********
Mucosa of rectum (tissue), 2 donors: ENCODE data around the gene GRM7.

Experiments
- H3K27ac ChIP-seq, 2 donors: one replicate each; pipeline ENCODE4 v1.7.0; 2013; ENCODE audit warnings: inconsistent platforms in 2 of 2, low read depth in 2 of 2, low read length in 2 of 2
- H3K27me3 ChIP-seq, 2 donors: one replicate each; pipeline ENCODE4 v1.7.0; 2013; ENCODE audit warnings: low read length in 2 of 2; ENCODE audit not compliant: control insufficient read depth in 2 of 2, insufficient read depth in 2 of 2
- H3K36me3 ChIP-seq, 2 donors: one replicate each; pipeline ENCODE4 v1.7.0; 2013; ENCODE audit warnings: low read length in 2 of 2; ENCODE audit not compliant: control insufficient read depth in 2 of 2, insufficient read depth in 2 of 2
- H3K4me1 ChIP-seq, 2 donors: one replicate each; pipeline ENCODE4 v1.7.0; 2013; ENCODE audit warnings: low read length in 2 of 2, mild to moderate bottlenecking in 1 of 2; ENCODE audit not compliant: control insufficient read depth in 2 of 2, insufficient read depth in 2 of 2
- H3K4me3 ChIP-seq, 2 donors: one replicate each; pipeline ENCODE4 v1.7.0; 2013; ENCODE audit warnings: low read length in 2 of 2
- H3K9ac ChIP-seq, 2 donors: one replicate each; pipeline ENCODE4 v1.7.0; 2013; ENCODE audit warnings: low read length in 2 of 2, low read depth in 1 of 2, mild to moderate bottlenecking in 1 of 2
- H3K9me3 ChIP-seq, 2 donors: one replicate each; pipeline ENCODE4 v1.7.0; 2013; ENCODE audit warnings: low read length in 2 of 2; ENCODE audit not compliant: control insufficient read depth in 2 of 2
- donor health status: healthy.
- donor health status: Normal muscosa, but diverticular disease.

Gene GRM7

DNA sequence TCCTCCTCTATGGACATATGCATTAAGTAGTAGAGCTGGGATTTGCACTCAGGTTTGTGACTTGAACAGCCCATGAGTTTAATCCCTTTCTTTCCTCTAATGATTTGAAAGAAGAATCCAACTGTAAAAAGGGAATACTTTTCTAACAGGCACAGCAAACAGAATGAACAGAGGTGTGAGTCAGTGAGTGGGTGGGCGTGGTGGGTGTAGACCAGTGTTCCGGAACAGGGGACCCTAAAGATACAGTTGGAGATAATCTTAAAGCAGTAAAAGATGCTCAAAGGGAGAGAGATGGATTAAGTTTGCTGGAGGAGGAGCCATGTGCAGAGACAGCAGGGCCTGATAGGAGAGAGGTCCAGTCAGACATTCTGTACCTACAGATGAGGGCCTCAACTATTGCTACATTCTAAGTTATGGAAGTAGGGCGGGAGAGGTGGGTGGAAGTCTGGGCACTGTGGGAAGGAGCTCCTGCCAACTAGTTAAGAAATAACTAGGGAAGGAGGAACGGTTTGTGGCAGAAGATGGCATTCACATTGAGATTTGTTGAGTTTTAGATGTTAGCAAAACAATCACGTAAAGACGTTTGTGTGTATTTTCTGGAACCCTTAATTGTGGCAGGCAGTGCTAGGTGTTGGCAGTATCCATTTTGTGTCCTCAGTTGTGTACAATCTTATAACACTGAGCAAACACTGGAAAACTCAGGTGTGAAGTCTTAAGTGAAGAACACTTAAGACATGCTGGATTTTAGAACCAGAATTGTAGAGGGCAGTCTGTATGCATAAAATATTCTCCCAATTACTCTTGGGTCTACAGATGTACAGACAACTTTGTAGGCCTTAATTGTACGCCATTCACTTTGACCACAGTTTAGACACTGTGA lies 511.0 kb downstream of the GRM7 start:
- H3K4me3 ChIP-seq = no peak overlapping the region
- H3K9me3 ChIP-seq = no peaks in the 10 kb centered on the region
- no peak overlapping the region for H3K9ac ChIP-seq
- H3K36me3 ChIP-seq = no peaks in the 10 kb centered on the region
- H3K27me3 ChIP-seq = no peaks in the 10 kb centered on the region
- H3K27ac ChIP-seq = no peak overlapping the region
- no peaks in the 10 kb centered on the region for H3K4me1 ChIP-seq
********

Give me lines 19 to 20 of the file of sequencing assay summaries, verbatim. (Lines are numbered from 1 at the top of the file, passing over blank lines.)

- H3K27ac ChIP-seq = no peak overlapping the region
- no peaks in the 10 kb centered on the region for H3K4me1 ChIP-seq